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Why This Active Pass Member Packs a Sponge on Every Hike

These products help keep him safe and comfortable in the white mountains.

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I often hike in New Hampshire’s White Mountains, a range known for its ruggedness and unpredictable weather. My pack contents focus on three gear categories; safety, necessity, and comfort. Some of that gear is seasonal, and some varies by destination, but here are five items that I take on every trip.

Garmin inReach Explore+
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Garmin inReach Explorer+

Every adventurer should have a way to dial in navigation, communication, contact the authorities in case of an emergency. My inReach checks all those boxes and more in a compact, relatively lightweight device I’ve found to be invaluable. Using the Iridium satellite system, I can text or email from nearly anywhere (view of the sky required), receive weather reports, view maps, and have one-button access to emergency response if anything goes sideways.

$450; Buy Now

SOL Emergency Bivy XL
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SOL Emergency Bivy XL

When a dayhiking route extends beyond a point that SAR could reach in 2 to 3 hours, or anywhere above treeline, I plan for protection from the elements on a potential emergency overnight. A two-person bivy, combined with a puffy jacket and other layers, offers enough warmth and protection to keep me or another injured hiker safe until help arrives. Weighing under 6 ounces, this pint-size shelter retains 90 percent of your body heat, is waterproof, windproof, and stands out among dense terrain thanks its blaze-orange exterior.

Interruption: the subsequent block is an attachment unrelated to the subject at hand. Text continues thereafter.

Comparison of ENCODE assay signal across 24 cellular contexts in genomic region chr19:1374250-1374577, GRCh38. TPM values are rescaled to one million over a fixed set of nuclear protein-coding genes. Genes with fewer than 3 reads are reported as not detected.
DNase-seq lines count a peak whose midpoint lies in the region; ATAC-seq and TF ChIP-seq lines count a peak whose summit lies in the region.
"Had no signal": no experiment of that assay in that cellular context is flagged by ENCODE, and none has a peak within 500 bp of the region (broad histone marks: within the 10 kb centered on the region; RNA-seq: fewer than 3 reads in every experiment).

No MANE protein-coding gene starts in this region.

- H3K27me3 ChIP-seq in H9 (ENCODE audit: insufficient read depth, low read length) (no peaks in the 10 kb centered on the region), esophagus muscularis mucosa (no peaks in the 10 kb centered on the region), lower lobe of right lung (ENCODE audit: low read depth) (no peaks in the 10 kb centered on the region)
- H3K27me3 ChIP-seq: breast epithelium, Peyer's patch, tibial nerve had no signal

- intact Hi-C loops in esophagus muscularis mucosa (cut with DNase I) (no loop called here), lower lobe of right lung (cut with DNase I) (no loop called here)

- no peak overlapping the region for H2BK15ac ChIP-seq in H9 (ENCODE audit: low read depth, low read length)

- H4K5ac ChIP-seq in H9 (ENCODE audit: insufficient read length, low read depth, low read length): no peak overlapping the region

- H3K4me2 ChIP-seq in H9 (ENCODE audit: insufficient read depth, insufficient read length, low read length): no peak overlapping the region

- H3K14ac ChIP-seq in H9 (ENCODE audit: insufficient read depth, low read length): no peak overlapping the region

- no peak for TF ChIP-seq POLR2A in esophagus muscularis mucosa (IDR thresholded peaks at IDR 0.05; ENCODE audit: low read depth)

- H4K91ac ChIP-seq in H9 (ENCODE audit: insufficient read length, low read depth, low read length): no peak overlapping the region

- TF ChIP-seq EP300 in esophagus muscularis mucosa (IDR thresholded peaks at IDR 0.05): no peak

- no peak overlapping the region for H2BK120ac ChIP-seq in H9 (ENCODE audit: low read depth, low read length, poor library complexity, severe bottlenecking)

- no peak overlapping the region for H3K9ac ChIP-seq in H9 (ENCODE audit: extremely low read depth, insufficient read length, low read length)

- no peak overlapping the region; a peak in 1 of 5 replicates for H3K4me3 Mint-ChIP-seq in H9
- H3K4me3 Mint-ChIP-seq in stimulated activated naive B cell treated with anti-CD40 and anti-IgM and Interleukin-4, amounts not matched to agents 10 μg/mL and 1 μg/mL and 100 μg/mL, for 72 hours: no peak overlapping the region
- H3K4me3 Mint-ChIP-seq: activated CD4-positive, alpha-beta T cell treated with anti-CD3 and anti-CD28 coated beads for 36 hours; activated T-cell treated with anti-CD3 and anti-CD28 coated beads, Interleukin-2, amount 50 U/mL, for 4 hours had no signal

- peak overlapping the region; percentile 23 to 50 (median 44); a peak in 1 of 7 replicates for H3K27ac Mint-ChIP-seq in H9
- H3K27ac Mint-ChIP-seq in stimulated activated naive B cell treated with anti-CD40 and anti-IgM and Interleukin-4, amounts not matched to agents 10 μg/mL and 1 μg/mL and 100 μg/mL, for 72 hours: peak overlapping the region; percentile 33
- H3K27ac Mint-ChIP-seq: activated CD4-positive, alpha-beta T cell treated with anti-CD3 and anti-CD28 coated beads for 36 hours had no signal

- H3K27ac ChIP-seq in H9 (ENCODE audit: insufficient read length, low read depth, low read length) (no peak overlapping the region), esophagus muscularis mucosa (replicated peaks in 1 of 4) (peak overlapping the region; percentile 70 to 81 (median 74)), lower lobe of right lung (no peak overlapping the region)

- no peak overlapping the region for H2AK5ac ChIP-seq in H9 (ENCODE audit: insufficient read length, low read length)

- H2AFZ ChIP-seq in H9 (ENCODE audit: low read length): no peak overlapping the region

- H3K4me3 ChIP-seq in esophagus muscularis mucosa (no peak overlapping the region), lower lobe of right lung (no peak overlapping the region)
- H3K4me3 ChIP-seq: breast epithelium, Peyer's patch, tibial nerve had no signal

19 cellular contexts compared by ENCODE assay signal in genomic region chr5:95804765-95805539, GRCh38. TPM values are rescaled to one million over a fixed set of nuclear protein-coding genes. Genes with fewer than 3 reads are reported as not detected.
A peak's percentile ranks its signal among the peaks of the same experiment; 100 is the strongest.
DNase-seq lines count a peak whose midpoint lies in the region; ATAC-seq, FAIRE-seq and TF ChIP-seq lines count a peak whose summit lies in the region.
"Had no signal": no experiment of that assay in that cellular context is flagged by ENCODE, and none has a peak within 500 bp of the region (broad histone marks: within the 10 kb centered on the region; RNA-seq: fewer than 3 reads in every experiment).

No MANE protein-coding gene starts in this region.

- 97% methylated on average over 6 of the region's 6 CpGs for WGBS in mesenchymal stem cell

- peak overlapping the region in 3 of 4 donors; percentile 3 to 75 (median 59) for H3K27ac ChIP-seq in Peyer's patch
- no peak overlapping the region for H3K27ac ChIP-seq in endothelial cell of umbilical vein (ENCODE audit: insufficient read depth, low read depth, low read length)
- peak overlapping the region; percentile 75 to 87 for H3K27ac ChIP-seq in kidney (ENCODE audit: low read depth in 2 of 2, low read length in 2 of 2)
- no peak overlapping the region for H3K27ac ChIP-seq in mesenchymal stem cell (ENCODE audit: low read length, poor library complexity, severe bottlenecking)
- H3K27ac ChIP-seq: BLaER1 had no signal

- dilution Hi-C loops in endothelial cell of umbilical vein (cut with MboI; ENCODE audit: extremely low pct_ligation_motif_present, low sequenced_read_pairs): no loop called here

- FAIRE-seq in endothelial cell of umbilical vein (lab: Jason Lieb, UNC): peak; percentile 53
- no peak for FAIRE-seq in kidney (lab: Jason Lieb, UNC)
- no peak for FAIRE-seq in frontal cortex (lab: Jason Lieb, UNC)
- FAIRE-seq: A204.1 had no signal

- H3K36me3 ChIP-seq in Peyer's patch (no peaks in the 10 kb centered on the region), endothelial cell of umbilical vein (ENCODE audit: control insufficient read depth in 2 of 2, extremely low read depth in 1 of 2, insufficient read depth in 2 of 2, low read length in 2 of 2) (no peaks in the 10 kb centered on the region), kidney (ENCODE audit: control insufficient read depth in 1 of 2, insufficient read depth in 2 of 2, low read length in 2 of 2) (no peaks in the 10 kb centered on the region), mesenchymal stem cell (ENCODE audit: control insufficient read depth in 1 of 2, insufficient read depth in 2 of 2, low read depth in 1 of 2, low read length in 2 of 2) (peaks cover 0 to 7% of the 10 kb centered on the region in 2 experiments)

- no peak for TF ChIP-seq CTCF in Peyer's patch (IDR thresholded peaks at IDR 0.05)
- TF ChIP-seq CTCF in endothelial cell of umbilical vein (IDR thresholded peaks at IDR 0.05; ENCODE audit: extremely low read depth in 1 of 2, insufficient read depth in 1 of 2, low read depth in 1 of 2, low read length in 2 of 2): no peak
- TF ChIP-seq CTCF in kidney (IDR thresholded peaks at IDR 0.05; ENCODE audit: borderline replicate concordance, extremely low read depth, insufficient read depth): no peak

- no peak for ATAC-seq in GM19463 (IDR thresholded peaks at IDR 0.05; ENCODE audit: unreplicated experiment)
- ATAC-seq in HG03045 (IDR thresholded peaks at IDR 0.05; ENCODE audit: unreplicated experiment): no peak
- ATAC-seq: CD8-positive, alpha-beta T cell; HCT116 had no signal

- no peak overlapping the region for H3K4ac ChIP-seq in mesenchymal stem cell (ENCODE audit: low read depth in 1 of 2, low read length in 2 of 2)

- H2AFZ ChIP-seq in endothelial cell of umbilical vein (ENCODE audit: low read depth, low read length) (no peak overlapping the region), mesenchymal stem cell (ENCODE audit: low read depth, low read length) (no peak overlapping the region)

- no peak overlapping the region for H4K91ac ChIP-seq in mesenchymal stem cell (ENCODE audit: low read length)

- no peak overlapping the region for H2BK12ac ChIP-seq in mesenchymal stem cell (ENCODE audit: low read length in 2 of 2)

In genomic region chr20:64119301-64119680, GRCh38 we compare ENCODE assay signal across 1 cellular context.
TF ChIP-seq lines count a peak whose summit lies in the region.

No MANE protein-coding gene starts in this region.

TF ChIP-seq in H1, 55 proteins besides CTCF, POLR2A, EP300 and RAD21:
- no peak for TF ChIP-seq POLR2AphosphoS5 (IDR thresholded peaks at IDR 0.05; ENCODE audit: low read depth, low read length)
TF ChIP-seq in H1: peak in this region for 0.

$23; Buy Now

The North Face ThermoBall Eco Hoodie
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The North Face ThermoBall Eco Hoodie

When my wife and I planned our Appalachian Trail hike, we tried to dream up as many “what-if” scenarios as possible. Several of those included the need to stay warm when wet, and whether it was from rain, a stream-crossing slip, or a water bottle spill, we wanted gear that wouldn’t be compromised. So, when it came to selecting a puffy for daily use, the ThermoBall was a great choice. This synthetic jacket weighs under a pound and offers plenty of warmth in all conditions—including if you get caught in a rainstorm.

$220; Buy Now in men’s and women’s

One Bottle Hydration System
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One Bottle Hydration System

The term “game-changer” is probably overused, but this hydration option fits the bill. I like to sip water as I hike without breaking stride, but I also like knowing how much water I have available and having a reservoir that I can easily fill. The One Bottle Hydration System provides a replacement top/tube/bite-valve combination that fits most wide-mouth bottles, delivering hydration on-the-move from your vessel of choice; it’s also easier to pull from your pack for refilling than a traditional reservoir.

$25; Buy Now

Sponges
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Sponge

I packed a sponge once on a whim, and never thought twice about packing it again after that. It’s simple but incredibly useful, superlight and stores anywhere in your pack. I’ve used mine to wipe down dew-covered tent flys, mop up spilled drinks, pad an injured shoulder, and occasionally bathe. It may not be cutting-edge tech, but I haven’t found a lot of other gear this versatile.